On May 21, 2012, the New Jersey Supreme Court issued a corrected Opinion in W.J.A. v. D.A.. In that Opinion, the Court held that presumed damages continue to play a role in New Jersey’s defamation jurisprudence in private plaintiff cases that do not involve matters of public concern. Where a plaintiff does not proffer any evidence of actual damage to reputation, the doctrine of presumed damages permits him/her to survive a motion for summary judgment and to obtain nominal damages if successful at trial. The Court emphasized, however, that in order to receive compensatory damages, a plaintiff must prove actual harm to his/her reputation.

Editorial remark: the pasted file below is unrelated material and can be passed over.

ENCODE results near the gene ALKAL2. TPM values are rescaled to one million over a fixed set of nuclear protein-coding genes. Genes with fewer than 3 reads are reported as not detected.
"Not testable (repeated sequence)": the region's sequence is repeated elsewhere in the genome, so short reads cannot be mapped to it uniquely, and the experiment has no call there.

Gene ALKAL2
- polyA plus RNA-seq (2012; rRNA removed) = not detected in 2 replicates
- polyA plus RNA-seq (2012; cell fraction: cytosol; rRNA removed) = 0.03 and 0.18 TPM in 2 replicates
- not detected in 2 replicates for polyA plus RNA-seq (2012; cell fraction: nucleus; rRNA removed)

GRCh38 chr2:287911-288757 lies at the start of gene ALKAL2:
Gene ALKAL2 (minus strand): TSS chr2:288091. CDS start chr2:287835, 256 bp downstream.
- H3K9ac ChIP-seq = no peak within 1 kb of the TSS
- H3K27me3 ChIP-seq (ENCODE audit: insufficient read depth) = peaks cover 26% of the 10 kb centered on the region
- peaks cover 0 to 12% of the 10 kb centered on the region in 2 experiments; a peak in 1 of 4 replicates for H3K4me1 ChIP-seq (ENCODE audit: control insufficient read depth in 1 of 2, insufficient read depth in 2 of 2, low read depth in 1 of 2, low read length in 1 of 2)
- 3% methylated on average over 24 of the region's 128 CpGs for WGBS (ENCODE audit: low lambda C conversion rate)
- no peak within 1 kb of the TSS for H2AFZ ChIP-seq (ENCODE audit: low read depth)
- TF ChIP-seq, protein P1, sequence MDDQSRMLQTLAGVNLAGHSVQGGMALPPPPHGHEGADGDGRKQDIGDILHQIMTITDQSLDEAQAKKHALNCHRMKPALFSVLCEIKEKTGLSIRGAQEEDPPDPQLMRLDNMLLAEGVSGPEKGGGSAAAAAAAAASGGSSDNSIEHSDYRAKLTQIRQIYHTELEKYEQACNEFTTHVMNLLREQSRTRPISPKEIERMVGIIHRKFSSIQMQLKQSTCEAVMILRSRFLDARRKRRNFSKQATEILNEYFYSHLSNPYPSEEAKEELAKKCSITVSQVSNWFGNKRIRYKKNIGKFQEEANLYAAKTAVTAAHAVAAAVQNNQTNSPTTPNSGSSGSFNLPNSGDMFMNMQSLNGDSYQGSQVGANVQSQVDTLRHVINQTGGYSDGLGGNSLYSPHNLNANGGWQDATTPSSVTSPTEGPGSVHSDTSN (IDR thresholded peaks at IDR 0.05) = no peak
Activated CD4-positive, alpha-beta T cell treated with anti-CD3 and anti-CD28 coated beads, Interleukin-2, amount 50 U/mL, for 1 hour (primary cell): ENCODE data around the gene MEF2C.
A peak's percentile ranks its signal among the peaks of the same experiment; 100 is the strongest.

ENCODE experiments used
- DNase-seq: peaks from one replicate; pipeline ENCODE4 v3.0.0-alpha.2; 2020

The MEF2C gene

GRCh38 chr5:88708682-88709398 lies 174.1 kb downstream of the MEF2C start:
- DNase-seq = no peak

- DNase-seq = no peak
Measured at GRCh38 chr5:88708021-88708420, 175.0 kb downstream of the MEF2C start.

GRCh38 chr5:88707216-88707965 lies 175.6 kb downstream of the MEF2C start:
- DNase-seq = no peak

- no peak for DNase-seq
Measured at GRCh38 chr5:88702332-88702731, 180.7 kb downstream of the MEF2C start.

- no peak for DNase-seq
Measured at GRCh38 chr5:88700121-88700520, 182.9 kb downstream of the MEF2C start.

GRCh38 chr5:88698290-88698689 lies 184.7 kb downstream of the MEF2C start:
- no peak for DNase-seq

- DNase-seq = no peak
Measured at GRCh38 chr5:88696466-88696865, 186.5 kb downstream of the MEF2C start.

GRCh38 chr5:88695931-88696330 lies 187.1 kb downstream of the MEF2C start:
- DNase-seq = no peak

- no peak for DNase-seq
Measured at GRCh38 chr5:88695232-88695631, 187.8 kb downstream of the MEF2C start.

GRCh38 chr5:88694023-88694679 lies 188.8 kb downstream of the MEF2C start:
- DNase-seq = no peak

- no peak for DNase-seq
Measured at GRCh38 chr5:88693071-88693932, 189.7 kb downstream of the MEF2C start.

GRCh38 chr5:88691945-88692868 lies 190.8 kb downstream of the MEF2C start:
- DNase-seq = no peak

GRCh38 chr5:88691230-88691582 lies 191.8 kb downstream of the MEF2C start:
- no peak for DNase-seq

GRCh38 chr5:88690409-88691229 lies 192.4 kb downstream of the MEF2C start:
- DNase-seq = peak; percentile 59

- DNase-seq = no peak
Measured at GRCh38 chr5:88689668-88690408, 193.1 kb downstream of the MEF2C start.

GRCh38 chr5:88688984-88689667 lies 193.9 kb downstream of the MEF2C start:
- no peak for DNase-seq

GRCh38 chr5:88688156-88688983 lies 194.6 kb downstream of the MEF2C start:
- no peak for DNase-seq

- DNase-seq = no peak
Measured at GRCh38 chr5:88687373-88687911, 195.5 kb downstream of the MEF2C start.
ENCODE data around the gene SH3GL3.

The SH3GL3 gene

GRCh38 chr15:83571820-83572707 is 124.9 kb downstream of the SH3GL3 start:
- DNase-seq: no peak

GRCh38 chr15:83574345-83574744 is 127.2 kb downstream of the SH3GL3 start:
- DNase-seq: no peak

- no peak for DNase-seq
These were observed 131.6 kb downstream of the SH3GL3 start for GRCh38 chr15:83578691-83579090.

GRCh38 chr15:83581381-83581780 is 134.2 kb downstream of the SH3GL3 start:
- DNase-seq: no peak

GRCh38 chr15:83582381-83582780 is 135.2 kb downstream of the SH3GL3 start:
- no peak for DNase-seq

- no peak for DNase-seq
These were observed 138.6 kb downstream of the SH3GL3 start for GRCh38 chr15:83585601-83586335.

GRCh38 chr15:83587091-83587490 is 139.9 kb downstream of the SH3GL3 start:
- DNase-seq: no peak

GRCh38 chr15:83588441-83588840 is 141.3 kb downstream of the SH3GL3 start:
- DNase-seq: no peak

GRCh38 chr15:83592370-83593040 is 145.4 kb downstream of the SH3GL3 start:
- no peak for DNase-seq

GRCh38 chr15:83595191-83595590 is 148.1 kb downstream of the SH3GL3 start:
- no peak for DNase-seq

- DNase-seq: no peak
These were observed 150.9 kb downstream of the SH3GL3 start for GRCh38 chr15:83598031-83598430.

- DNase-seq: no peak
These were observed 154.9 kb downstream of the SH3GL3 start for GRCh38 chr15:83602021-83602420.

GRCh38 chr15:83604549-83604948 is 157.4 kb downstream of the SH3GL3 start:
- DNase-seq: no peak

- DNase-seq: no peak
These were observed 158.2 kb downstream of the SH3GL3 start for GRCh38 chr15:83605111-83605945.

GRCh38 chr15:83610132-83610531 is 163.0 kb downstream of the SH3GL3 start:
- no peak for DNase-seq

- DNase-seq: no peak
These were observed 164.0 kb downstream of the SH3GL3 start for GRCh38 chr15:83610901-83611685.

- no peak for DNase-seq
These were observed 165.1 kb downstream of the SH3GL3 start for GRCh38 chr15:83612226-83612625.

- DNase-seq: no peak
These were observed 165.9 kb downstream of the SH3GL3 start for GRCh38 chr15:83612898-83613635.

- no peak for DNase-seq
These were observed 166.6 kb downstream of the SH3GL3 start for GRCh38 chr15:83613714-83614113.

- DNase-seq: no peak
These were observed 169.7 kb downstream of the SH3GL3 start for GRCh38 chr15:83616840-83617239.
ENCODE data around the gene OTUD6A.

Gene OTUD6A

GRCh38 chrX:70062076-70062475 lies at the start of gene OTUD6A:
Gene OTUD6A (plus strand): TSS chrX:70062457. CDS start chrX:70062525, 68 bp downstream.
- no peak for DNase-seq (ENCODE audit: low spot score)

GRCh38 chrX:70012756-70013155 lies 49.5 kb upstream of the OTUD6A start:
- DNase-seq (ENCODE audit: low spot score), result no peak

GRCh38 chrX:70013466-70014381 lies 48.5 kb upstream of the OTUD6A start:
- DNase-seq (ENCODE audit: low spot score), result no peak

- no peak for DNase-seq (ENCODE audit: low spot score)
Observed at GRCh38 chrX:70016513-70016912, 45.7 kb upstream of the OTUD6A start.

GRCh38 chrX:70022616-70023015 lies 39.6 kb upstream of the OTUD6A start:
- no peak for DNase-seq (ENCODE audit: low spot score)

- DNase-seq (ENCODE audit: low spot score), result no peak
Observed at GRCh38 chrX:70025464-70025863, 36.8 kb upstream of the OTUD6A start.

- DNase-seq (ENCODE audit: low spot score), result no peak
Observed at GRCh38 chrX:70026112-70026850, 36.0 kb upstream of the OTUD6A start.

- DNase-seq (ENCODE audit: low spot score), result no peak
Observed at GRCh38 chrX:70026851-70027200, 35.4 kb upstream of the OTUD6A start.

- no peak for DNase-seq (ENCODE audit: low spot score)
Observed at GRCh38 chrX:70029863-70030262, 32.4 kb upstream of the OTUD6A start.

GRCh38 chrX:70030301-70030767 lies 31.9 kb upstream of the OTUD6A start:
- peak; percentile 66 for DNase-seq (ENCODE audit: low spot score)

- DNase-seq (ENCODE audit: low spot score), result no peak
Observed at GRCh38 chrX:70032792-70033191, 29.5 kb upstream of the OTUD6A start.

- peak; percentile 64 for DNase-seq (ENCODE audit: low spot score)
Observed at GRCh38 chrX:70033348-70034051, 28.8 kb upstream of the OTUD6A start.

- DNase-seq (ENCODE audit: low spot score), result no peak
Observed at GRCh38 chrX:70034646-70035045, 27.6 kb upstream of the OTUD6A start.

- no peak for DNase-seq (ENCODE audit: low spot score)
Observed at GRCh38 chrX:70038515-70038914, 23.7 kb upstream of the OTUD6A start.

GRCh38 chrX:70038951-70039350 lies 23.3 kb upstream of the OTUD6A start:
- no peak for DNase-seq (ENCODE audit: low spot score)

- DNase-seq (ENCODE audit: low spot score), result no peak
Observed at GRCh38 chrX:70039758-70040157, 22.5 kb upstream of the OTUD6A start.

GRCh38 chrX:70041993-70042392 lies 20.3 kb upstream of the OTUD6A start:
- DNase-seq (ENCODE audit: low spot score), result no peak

In Durando v. The Nutley Sun, the New Jersey Supreme Court confirmed that — absent clear and convincing evidence of actual malice — an admittedly incorrect “teaser headline” that refers readers to an accurate headline and story cannot be the basis of a defamation claim where a public figure or matter of public concern is at issue. By strictly adhering to this actual malice standard, the Court has reaffirmed the commitment of this State to protect speech regarding public figures and public matters, even erroneous speech, from the expense and chill of protracted litigation, by disposition of lawsuits at the summary judgment stage.